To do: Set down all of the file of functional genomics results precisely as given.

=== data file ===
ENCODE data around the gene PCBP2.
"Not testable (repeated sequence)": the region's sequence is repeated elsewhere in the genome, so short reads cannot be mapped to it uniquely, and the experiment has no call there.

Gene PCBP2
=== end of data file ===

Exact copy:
ENCODE data around the gene PCBP2.
"Not testable (repeated sequence)": the region's sequence is repeated elsewhere in the genome, so short reads cannot be mapped to it uniquely, and the experiment has no call there.

Gene PCBP2